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SPIKE AND TYKE




Spike (occasionally referred to as Butch or Killer) and Tyke are fictional characters from the Tom and jerry series, created by William Hanna and Joseph Barbera. Spike is a stern but occasionally dumb British Bulldog who is particularly disapproving of cats, but a softie when it comes to mice, and later, his son Tyke. In the shorts Jerry would often try to get Tom in trouble with Spike making him a shoo-in for a beating from the bulldog. Spike has a few weaknesses that Tom tries to capitalize upon: his possessiveness about his bone and his ticklishness. He made his first appearance in the 1942 Tom and Jerry cartoon Dog Trouble, and his first speaking role was in 1944's The Bodyguard, where he was voiced by Billy bletcher up until 1949, from which point he was voiced by Daws Butler Tyke is known as a cute, sweet, happy and a loveable pup. He is Spike's son and they make the perfect father and son, with Spike spending much of his free time comforting his son, taking him out or teaching him the facts of life of being a dog. In Tom and Jerry kids, Tyke has a speaking role and was the first time that Tom and Jerry fans were able to hear Tyke speak.

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The dog ( Spike )
Spike Rhys Bulldog is a grey bulldog that appears in many episodes of Tom and Jerry. He is a friend of Jerry and a rival of Tom.
He hates Tombecause in the episodes that Spike appears, Tom is chasing Jerry around but ends up giving Spike or his son, tyke, a bad day. Obviously, whenever Spike tells Tom not to do a certain thing (ex. dirtying Tyke), Jerry does his best to get Tom in trouble (in the example, Jerry would get Tyke as dirty as possible). He was originally called Killer. Tom cat's son is his foe and hero.


In his very first appearance, Dog trouble Spike is the main antagonist, chasing and attacking both Tom and Jerry on sight, even trying to eat Jerry, which forced the two to work together to defeat him. In all subsequent shorts, Spike becomes typecast as the stereotypical dumb brute who is always duped into becoming a shield for Jerry from Tom. It is only in two episodes where Jerry gets Spike out of a jam and the dog willingly protects him from Tom in well-earned gratitude. On most occasions, Jerry causes trouble for Tom by luring him near Spike and harming him to get him angry, and in some cartoons when its perfectly obvious that Tom is not responsible, as seen in The Invisible Mouse, Spike still blames Tom and hurts him instead of Jerry.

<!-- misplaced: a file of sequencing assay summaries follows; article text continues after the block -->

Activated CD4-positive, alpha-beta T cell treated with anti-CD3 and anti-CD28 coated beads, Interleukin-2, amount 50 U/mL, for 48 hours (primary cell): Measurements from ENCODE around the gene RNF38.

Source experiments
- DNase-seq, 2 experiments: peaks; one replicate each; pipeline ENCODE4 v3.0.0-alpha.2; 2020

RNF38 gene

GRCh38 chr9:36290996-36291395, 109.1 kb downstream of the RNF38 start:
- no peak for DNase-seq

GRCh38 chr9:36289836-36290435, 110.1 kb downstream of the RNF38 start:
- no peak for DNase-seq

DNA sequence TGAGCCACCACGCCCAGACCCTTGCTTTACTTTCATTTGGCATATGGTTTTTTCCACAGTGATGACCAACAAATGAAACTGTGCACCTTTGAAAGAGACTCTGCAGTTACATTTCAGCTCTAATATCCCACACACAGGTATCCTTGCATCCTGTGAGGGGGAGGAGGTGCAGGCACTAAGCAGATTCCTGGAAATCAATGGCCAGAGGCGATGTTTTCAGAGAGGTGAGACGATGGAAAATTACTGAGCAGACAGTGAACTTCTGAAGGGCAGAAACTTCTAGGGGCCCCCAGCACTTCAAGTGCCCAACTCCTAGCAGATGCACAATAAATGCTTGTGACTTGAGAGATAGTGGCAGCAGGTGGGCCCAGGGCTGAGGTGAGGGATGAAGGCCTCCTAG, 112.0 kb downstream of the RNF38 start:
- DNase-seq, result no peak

Spike, however, is not without a softer and sympathetic side: in the episode Pet Peeve, after believing that Tom is willing to leave the house in Spike's favour, Spike feels sorry for him to the point that he offers to leave instead, which Spike does until he realises that Tom is only using reverse psychology to trick him into leaving. In The Truce Hurts, Spike is portrayed as a very intelligent and equilibrated character when he convinces Tom and Jerry to stop the fighting among the three of them and sign a Peace Treaty, but their newfound friendship comes to an end when they argue over how to share a big steak, symbolised when Spike tears the truce contract to shreds and they go back to fighting again. From the 1942 cartoon Dog Trouble to 1948 cartoon Heavenly Puss he was voiced by Billy Bletcher. His name also varies in some shorts: in  he is named "Killer", and in Solid SerenadeThe Truce Hurts he signs "Butch" on the treaty paper.


The son ( Tyke )
In Tom's later attempts to catch Jerry, he has to deal with Spike for bothering his son. In 1949's Love That Pup, Spike was given a puppy son, Tyke, who became another popular supporting character in the Tom and JerryDaws butler, who styled Spike's voice after Jimmy Durante taking after his 1940s radio series with Garry Moore. He is named Spike from then on and is not changed again. When Tyke is introduced, Spike is given a softer approach (mainly towards his son) and is kinder and less aggressive, but is still portrayed as a dumb animal on more than one occasion. Spike's love and affection towards Tyke becomes Jerry's newest weapon against Tom, as his strategy goes from luring Tom towards Spike to inflicting harm on Tyke, and even when it is perfectly obvious that Jerry is responsible and not Tom, as seen in Love That Pup. Spike fails to see this and still blames Tom.



Category: Cartoon | Views: 3091 | Added by: Meli | Rating: 5.0/2
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